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DramaFever explodes with imported Asian fare

The video streaming site, which has 3 distinct revenue channels, strikes a deal with Well Go USA Entertainment to bolster its catalogue of action films.
July 16, 2014

Video streaming website DramaFever announced on Tuesday that it has entered into a content partnership with film distributor Well Go USA Entertainment.

“All of our titles premiere on DramaFever first and are then syndicated to several mainstream distribution platforms. We have a strong partnership with Hulu where we co-promote titles together,” says co-founder and co-CEO Suk Park.”

DramaFever’s offerings from Well Go’s catalogue will focus on Asian action films. The initial titles includes movies like A Better Tomorrow, Kung Fu Dunk, with Triple Tap (pictured), 1911, Yakuza Weapon, among others, to be added later.

The deal comes on the heels of last week’s announcement that Ross Levinsohn, previously CEO of Yahoo and Guggenheim Media, had joined the DramaFever’s board of directors.

Founded in 2009 by Seung Bak and Suk Park, DramaFever curates television shows and movies from 70 broadcasters and studios throughout Asia, Europe and the Americas. Its library includes 14,000 TV episodes – including Korean series such as the melodrama Secret Love Affair and the variety show Running Manmost of which are made available to viewers the day after their original broadcast.

“We focus on curating and localizing the best shows from around the world, be it a romantic comedy from Korea or a historical miniseries from Spain,” says Park, who serves as co-CEO alongside Bak.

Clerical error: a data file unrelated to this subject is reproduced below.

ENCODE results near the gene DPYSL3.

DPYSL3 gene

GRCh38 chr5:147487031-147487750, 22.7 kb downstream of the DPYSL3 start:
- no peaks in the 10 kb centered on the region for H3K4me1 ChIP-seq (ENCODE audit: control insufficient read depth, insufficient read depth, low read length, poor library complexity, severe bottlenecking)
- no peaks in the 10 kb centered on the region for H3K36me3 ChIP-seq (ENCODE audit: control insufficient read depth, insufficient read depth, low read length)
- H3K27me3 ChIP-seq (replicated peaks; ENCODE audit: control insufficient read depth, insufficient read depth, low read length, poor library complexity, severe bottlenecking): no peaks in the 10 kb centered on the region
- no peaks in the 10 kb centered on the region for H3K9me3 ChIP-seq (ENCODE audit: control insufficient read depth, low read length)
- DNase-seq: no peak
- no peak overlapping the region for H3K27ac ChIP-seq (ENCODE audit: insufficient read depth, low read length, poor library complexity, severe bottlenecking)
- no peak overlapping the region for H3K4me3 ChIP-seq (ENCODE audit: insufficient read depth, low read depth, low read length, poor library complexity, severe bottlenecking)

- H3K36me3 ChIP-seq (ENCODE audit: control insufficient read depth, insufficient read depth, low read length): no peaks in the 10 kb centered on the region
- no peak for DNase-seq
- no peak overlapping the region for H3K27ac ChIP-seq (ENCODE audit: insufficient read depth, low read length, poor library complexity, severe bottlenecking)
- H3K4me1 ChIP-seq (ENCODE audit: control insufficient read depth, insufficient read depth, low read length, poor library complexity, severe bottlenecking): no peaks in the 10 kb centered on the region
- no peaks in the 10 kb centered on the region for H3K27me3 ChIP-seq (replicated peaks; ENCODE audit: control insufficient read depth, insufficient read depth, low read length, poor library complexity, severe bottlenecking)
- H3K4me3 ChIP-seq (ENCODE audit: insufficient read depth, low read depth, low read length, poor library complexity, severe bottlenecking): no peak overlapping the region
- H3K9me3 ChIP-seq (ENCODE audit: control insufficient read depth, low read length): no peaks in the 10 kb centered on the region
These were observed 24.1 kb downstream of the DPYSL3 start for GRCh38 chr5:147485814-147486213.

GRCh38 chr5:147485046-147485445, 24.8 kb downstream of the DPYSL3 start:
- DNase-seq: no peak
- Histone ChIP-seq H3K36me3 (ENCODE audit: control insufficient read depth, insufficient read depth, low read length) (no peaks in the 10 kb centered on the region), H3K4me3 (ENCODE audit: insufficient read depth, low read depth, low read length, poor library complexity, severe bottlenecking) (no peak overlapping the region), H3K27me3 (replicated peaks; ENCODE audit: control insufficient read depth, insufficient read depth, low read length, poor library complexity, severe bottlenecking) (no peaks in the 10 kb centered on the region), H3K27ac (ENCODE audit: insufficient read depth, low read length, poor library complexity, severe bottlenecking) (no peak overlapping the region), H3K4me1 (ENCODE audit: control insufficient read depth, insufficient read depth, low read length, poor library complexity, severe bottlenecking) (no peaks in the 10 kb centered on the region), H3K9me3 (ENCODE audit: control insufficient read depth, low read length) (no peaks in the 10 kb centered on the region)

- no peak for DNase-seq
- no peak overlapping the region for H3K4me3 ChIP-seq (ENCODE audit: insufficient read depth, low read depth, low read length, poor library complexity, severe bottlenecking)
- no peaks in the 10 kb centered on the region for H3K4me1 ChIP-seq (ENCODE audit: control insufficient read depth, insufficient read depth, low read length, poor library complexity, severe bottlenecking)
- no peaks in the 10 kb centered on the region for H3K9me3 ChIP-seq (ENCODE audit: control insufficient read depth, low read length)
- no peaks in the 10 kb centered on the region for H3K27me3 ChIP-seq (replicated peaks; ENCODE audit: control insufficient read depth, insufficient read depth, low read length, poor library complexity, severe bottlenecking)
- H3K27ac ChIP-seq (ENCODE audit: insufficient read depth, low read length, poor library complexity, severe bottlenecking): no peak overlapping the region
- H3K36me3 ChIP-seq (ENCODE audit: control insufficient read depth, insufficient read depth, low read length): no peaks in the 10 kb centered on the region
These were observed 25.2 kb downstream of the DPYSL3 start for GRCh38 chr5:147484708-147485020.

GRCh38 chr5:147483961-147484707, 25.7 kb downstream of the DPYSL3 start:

The strategy appears to be working. According to comScore data, DramaFever attracted 3.4 million viewers in April – a 440% increase compared to the same month last year. To date, the company has raised $12 million from its investors, including AMC Networks, Bertelsmann, MK Capital, SoftBank Ventures, NALA Investments and YouTube co-founder Steve Chen.

Last October, DramaFever debuted the original romantic comedy series Heirs, which it produced with Korea’s Hwa & Dam Pictures, and it currently has two other co-productions in the works.

“(But) we traditionally license shows with an exclusive window for North and South America, and make content available with English, Spanish and Portuguese subtitles,” Park says.

“Our exclusive content has typically been TV shows. This year, we will be expanding our offerings to include our first batch of exclusive feature film releases from Asia,” he tells StreamDaily via email.

DramaFever has 3 distinct revenue channels: a free, ad-based service, a premium service and a syndication business where it sub-licenses to Hulu, Netflix, iTunes and other platforms.

“All of our titles premiere on DramaFever first and are then syndicated to several mainstream distribution platforms. We have a strong partnership with Hulu where we co-promote titles together.”

The premium service is available for $9.99 a month or $99.99 a year. The benefits of premium include HD viewing with no advertisements, access to smart TV and streaming devices such as Roku, as well as access to select episodes before they’re available for ad-supported viewing.

Other titles that are part of the deal this week with Well Go USA Entertainment are Legend of the Fist: The Return of Chen Zhen, Little Big Soldier, The Man From Nowhere and Shaolin. Later this year, Ocean Heaven, War of the Arrows and Blade of Kings are to be added.

About The Author
Todd is StreamDaily's U.S. West Coast Correspondent. He has written for a wide range of publications, including The Hollywood Reporter, Variety, the Los Angeles Times, the New York Post, NylonGuys and, yes, even the Weekly World News. Earlier in his career, he served as senior editor for the pioneering alternative movie magazine Film Threat. You can reach him at toddrlongwell[at]gmail.com or on twitter @toddlongwell1

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